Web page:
Off-campus South Dakota State University users: To download campus access theses, please use the following link to log into our proxy server with your South Dakota State University ID and password.

Non-South Dakota State University users: Please talk to your librarian about requesting this thesis through interlibrary loan.

Document Type

Thesis - University Access Only

Award Date


Degree Name

Master of Science (MS)


Plant Science

First Advisor

Paul J. Johnson


Invertebrates are used worldwide as focal ecological indicators of progress in restoration efforts on degraded habitats. In this study I examined the community assemblage of ants in varied ages of restored grasslands by comparing them to prairie remnants in the same region. Two different trapping methods were used to determine the ant assemblages among four age classes of prairie restorations in southeastern South Dakota. Results were compared to the community composition found on prairie remnants in the same region. Species richness was significantly different amongst the oldest restorations and remnants, but was not significant amongst the younger restorations. This suggests that there may be a level of predictiveness in their response to age and revegetation efforts, and that species richness and a functional group approach and provide a good basis to gauge restoration progress and ultimate success.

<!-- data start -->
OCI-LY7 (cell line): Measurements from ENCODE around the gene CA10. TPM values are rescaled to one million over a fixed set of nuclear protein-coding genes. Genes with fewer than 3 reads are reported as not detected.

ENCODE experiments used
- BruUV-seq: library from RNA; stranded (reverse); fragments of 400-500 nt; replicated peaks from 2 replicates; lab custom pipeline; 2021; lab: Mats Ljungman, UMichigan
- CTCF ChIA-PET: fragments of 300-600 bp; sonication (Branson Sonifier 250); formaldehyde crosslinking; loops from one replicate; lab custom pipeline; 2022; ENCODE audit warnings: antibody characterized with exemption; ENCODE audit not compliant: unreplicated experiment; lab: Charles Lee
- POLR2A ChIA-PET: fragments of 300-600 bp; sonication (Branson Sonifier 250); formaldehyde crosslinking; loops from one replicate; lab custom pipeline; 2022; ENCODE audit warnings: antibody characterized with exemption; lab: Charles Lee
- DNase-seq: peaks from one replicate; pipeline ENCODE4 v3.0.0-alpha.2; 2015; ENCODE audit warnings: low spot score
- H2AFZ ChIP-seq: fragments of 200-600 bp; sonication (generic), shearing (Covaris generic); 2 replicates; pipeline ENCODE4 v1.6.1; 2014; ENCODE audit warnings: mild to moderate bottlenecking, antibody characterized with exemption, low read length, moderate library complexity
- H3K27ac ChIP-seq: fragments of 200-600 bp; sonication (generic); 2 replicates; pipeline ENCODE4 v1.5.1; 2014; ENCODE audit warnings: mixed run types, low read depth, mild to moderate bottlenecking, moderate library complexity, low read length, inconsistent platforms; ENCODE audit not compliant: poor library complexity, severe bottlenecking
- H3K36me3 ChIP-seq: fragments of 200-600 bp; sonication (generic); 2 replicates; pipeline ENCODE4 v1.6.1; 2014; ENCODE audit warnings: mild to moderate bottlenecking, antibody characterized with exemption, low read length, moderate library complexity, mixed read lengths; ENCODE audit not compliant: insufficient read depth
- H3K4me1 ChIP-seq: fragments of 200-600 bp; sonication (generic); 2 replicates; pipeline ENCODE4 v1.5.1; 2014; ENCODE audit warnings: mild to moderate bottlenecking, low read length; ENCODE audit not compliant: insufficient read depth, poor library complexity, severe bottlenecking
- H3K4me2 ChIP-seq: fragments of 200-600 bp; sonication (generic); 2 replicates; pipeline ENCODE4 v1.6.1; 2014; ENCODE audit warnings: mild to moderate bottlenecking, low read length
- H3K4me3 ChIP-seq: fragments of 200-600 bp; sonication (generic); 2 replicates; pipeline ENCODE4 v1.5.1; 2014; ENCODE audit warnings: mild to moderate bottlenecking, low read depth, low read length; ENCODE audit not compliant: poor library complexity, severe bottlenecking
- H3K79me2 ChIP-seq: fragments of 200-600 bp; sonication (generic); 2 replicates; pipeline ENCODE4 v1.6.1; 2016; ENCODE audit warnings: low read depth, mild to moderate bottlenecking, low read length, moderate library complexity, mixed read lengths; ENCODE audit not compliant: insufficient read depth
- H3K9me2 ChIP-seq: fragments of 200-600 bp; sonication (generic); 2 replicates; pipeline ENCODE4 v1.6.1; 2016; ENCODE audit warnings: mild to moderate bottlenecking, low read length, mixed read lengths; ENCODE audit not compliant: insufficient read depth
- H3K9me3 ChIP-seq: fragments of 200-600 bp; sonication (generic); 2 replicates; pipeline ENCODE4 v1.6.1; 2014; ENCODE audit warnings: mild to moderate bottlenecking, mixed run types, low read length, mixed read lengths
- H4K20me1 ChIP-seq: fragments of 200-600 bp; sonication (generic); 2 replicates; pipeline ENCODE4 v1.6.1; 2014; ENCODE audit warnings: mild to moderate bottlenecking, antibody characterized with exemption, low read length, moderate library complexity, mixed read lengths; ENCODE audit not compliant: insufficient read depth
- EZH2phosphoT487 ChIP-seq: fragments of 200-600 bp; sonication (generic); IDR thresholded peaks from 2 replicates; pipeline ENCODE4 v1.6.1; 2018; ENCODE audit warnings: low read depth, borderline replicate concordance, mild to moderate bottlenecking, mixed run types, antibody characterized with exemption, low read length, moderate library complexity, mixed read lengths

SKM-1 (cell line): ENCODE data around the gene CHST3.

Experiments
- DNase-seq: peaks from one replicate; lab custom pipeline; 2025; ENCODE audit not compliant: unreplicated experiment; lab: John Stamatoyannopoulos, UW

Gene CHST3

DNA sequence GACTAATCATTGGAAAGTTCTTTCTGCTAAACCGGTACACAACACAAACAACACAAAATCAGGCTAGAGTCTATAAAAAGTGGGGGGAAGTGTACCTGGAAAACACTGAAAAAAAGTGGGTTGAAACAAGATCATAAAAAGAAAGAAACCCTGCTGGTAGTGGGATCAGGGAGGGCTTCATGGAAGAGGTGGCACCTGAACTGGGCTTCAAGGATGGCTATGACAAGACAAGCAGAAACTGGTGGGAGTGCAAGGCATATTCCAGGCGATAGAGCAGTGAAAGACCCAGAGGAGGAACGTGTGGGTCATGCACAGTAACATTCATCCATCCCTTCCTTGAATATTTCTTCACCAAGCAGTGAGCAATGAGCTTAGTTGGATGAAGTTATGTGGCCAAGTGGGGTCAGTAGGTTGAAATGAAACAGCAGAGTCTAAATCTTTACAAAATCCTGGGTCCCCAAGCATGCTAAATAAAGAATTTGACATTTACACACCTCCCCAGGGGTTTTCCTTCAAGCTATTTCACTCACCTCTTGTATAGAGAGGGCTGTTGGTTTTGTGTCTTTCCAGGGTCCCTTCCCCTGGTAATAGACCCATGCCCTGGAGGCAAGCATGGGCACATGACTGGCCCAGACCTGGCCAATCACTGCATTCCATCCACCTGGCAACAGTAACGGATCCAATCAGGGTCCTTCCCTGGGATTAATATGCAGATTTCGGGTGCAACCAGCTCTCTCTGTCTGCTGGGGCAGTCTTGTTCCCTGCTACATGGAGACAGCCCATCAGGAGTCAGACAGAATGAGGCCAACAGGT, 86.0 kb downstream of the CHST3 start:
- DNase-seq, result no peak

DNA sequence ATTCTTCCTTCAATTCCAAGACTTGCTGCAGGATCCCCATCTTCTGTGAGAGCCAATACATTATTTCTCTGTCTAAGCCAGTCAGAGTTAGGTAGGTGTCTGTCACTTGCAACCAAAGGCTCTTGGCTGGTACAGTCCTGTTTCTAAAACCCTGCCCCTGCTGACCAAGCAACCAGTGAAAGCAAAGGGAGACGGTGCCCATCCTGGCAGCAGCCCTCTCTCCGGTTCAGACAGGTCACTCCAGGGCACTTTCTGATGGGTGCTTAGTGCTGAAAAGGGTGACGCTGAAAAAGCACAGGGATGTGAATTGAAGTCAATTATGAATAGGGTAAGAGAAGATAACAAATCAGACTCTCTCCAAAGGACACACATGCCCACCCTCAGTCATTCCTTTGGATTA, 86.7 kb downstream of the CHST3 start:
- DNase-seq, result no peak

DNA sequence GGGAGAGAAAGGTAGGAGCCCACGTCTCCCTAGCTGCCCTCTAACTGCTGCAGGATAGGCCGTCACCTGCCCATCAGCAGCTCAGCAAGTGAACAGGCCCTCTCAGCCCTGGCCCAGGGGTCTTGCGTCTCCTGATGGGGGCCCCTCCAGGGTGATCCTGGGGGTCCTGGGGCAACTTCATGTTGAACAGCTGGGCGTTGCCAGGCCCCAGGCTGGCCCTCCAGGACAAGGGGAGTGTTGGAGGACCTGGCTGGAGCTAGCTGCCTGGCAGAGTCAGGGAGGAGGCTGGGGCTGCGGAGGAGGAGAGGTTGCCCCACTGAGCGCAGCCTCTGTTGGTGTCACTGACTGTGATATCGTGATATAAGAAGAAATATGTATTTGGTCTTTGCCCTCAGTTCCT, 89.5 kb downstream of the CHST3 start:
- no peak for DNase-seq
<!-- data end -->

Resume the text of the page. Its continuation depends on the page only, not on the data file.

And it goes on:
Library of Congress Subject Headings

prairies restoration--South Dakota
Grassland restoration--South Dakota
Ants--Ecology--South Dakota


Includes bibliographical references (pages 59-67).



Number of Pages



South Dakota State University


In Copyright - Educational Use Permitted